If the blockage is in the underground sewage system it can be caused by roots or some damage to the sewer. But that kind of blockage is usually downstream.

              A sink drain or toilet is almost impossible to block with "normal" use.
              When I post, I am expressing an opinion - feel free to disagree, I have been wrong before.
              Please don't act on my suggestions without checking with a grown-up (ideally some kind of expert).

              Comment


                #8
                Originally posted by jpkeates View Post

                A sink drain or toilet is almost impossible to block with "normal" use.
                I owned a house where in the downstairs loo the idiot builder had made the flow need to turn through 270 degrees over a sharp bend. It would regularly block from normal use.


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                  #9
                  Originally posted by davett View Post

                  I owned a house where in the downstairs loo the idiot builder had made the flow need to turn through 270 degrees over a sharp bend. It would regularly block from normal use.

                  Jon66 has already covered that circumstance when he said "...and not due to an integral fault with the plumbing"

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                    #10
                    Originally posted by davett View Post
                    I owned a house where in the downstairs loo the idiot builder had made the flow need to turn through 270 degrees over a sharp bend. It would regularly block from normal use.
                    That blockage was caused by a design fault, not by normal use.
                    In the same way that roots growing into a sewer would be the cause of a blockage, not the stuff that actually formed the blockage.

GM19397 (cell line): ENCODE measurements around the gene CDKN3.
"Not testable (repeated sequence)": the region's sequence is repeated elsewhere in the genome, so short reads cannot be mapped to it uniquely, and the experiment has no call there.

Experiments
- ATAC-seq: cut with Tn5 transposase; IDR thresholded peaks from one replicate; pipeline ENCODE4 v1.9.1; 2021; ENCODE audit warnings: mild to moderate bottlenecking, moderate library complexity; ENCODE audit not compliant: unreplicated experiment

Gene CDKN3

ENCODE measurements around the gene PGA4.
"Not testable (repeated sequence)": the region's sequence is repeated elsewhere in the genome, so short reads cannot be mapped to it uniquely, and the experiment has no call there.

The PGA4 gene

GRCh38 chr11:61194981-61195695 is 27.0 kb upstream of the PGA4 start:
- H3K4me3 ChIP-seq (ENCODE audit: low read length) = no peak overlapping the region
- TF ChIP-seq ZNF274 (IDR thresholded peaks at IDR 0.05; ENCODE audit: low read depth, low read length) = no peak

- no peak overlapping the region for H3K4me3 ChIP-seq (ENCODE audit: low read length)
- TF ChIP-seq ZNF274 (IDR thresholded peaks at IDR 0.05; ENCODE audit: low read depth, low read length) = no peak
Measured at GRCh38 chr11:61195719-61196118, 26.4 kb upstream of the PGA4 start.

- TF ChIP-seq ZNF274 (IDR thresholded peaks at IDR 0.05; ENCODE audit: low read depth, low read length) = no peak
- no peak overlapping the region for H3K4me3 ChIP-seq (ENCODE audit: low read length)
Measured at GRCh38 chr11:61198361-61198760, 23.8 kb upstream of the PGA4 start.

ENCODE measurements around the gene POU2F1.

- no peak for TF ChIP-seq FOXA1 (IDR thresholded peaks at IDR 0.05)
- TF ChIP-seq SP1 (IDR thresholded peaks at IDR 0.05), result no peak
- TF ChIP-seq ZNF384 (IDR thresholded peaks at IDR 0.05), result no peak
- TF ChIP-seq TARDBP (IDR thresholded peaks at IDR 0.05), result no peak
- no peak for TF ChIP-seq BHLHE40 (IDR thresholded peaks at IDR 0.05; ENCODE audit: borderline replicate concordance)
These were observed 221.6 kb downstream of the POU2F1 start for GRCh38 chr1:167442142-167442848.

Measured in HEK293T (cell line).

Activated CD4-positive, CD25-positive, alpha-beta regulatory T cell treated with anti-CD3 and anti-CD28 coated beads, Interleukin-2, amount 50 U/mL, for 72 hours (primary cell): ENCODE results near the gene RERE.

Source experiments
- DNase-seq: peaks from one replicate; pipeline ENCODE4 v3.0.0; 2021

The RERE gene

If you were letting your property with the sharp turn in the pipes, there wouldn't be a dispute about who would pay for the drains to be cleared.
                    When I post, I am expressing an opinion - feel free to disagree, I have been wrong before.
                    Please don't act on my suggestions without checking with a grown-up (ideally some kind of expert).

                    Comment


                      #11
                      My point was that from the tenant's point of view, normal use in that house would result in a blockage. Given that most builders these days use the cheapest rubbish they can get away with, as a tenant if the drains repeatedly block through what I consider to be normal use, I'd be looking to see what is wrong with them.

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                        #12
                        So would I.
                        But, that requires inferring a recurring issue into the original question.

                        I've can only recall one time a tenant's drain block (that I was involved in) wasn't caused by flushing something inappropriate and that was caused by a neighbour doing the flushing.
                        When I post, I am expressing an opinion - feel free to disagree, I have been wrong before.
                        Please don't act on my suggestions without checking with a grown-up (ideally some kind of expert).

                        Comment